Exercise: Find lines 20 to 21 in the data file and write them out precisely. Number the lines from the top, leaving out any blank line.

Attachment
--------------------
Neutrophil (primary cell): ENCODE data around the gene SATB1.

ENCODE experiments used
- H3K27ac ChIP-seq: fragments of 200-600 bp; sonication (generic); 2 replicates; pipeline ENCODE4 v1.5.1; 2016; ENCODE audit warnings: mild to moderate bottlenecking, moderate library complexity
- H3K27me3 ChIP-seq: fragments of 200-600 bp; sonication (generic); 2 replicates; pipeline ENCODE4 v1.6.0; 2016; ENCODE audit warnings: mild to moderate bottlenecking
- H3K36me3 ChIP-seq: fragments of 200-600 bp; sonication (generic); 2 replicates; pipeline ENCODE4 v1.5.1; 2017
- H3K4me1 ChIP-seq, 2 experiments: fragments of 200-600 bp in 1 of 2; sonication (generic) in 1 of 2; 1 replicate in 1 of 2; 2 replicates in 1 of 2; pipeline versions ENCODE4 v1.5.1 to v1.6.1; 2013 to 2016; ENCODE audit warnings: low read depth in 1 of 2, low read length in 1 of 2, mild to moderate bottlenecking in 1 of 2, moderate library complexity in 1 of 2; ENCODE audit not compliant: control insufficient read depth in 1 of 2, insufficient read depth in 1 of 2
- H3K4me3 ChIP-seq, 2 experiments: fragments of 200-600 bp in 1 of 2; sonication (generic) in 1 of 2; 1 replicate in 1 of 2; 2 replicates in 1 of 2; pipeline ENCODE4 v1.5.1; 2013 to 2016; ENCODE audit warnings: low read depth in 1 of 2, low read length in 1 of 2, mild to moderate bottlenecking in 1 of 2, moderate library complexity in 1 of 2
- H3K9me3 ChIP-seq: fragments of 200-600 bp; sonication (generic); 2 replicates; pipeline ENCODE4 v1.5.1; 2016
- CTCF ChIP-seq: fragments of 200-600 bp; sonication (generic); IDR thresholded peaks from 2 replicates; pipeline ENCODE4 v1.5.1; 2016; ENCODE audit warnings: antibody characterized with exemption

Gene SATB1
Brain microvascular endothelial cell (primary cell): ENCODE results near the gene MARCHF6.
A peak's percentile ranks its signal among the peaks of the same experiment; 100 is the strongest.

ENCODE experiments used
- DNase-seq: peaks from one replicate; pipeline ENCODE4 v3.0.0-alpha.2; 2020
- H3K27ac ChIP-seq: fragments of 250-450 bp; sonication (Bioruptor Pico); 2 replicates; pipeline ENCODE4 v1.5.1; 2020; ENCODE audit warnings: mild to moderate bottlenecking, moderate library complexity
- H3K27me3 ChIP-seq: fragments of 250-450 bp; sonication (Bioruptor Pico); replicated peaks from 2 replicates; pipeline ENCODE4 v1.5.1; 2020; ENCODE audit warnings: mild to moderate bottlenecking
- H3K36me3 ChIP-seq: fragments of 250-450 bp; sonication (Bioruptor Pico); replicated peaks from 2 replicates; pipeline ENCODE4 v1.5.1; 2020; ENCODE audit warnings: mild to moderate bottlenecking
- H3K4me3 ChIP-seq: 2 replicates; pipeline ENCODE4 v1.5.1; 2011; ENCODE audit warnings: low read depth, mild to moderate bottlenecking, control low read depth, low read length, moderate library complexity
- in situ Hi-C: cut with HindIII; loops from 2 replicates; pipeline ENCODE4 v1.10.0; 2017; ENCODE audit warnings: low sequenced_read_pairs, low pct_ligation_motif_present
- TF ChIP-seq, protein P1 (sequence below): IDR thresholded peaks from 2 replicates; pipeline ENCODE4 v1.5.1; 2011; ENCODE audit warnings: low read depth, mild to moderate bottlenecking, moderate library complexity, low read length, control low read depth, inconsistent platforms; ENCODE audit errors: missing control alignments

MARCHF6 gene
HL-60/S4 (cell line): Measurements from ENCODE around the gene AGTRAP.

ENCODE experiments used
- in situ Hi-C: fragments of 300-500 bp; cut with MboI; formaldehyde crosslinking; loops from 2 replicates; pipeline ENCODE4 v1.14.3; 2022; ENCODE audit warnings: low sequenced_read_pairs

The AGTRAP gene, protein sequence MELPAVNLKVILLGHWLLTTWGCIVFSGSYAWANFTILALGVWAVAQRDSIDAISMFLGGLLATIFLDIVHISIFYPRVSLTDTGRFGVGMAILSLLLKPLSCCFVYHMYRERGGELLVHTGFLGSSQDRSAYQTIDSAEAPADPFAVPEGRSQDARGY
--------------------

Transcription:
- TF ChIP-seq, protein P1 (sequence below): IDR thresholded peaks from 2 replicates; pipeline ENCODE4 v1.5.1; 2011; ENCODE audit warnings: low read depth, mild to moderate bottlenecking, moderate library complexity, low read length, control low read depth, inconsistent platforms; ENCODE audit errors: missing control alignments

MARCHF6 gene